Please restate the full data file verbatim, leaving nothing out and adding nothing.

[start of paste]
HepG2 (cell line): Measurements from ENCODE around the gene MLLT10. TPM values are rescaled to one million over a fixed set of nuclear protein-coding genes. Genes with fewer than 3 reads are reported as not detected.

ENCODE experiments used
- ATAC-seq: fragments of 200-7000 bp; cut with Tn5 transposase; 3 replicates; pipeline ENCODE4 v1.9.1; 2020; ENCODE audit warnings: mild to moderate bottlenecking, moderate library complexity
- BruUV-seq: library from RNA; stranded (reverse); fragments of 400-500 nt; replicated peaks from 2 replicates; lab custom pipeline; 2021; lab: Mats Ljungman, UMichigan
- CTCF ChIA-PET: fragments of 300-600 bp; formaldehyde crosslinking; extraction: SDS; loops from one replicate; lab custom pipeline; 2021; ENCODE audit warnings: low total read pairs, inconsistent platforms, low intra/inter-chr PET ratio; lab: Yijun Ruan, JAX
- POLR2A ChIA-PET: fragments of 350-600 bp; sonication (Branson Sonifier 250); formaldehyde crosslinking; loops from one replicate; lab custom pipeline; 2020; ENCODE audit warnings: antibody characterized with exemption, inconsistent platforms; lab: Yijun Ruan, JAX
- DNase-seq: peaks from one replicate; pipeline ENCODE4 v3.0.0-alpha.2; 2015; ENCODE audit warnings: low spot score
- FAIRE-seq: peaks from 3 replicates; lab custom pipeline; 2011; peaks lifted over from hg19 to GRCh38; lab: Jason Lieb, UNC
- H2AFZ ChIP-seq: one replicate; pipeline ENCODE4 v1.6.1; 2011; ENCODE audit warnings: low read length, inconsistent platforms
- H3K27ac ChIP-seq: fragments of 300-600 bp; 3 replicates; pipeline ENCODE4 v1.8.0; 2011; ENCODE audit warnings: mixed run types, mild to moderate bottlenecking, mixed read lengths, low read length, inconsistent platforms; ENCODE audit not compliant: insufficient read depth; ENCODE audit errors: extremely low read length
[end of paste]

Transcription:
HepG2 (cell line): Measurements from ENCODE around the gene MLLT10. TPM values are rescaled to one million over a fixed set of nuclear protein-coding genes. Genes with fewer than 3 reads are reported as not detected.

ENCODE experiments used
- ATAC-seq: fragments of 200-7000 bp; cut with Tn5 transposase; 3 replicates; pipeline ENCODE4 v1.9.1; 2020; ENCODE audit warnings: mild to moderate bottlenecking, moderate library complexity
- BruUV-seq: library from RNA; stranded (reverse); fragments of 400-500 nt; replicated peaks from 2 replicates; lab custom pipeline; 2021; lab: Mats Ljungman, UMichigan
- CTCF ChIA-PET: fragments of 300-600 bp; formaldehyde crosslinking; extraction: SDS; loops from one replicate; lab custom pipeline; 2021; ENCODE audit warnings: low total read pairs, inconsistent platforms, low intra/inter-chr PET ratio; lab: Yijun Ruan, JAX
- POLR2A ChIA-PET: fragments of 350-600 bp; sonication (Branson Sonifier 250); formaldehyde crosslinking; loops from one replicate; lab custom pipeline; 2020; ENCODE audit warnings: antibody characterized with exemption, inconsistent platforms; lab: Yijun Ruan, JAX
- DNase-seq: peaks from one replicate; pipeline ENCODE4 v3.0.0-alpha.2; 2015; ENCODE audit warnings: low spot score
- FAIRE-seq: peaks from 3 replicates; lab custom pipeline; 2011; peaks lifted over from hg19 to GRCh38; lab: Jason Lieb, UNC
- H2AFZ ChIP-seq: one replicate; pipeline ENCODE4 v1.6.1; 2011; ENCODE audit warnings: low read length, inconsistent platforms
- H3K27ac ChIP-seq: fragments of 300-600 bp; 3 replicates; pipeline ENCODE4 v1.8.0; 2011; ENCODE audit warnings: mixed run types, mild to moderate bottlenecking, mixed read lengths, low read length, inconsistent platforms; ENCODE audit not compliant: insufficient read depth; ENCODE audit errors: extremely low read length